When business leaders cast their “non-profits should be more like us”  into the philanthropic sea, I am often surprised – and a little dismayed – by the number of non-profit leaders who nod their heads up and down in agreement.  I don’t know what troubles me more: the banker who thinks banking qualifies him as an expert in non-profit leadership and management or the non-profit executive who actually believes her sector should operate more like a bank. I have a feeling that few private sector folks would do much more than chuckle if advice was offered the other way around, even though such advice might be worth considering.

In reality there are sectorial differences that should be understood and considered before making such carte blanche judgements.  In an article written for Forbes in 2013, Tom Watson addresses those differences.

I summarize:

  • The philanthropic marketplace is dramatically different from private sector markets. The latter lends itself to measurements that are not applicable to what is known as “social capital.” How does one definitively measure the dollars and cents of social capital?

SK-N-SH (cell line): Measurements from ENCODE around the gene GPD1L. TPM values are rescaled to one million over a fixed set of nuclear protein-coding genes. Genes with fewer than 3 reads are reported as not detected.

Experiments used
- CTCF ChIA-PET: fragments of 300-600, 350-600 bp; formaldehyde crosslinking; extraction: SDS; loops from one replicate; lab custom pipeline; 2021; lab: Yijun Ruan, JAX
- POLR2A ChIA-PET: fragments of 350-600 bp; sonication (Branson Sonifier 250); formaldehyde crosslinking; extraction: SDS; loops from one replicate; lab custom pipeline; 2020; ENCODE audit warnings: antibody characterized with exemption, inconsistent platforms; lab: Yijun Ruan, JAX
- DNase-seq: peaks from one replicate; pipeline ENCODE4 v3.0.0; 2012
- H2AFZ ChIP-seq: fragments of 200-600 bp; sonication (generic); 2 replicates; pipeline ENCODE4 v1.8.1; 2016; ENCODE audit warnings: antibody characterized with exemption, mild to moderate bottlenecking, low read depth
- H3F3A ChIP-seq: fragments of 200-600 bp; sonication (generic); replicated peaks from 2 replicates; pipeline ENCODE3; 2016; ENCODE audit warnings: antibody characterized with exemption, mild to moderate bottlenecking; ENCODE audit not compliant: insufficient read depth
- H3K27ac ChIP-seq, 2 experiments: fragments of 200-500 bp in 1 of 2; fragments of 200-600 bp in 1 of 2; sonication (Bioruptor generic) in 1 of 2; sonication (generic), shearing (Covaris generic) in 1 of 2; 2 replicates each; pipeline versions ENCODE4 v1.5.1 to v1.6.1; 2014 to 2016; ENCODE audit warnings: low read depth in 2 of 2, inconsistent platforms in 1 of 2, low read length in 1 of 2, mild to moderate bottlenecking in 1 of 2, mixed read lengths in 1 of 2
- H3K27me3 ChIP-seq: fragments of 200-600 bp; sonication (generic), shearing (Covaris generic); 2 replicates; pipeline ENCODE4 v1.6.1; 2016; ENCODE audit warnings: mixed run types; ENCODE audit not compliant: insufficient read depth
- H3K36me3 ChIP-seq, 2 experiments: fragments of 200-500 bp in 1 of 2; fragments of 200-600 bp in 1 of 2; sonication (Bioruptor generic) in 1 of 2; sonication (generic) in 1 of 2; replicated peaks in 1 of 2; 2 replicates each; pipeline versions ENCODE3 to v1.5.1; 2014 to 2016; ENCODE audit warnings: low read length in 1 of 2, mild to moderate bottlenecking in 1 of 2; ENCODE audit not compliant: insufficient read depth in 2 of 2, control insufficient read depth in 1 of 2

• In the private sector we assess results or impact through such metrics as shareholder value, sales, the stock market, housing start-ups, and so on. All of these metrics can be assigned comparable numbers over time. It’s a lot murkier when it comes to assigning measures to social indicators of success. What numbers can be used to identify personal changes brought about by counselling or one’s process of healing from trauma? I am not saying there are no measures, but they aren’t as straight forward. As Watson writes, “The [social] return on investment will always have some haze beyond the spreadsheets.”
  • Motivations are different as well between the two sectors. One’s desire to give to charity or to get engaged financially or otherwise in social change are not the same motivations that drive entrepreneurs to create profitable businesses. In fact, the competitive nature of the private sector often includes a conquering mindset. One’s success in the private sector is tied to winning the battle for consumers and driving competitors away, if not out of business.  Charities don’t measure their progress in terms of displacing other charities or increasing market share.  They do compete for grants and for donor dollars, but not in a way that attempts to demonstrate the inadequacies of other charities.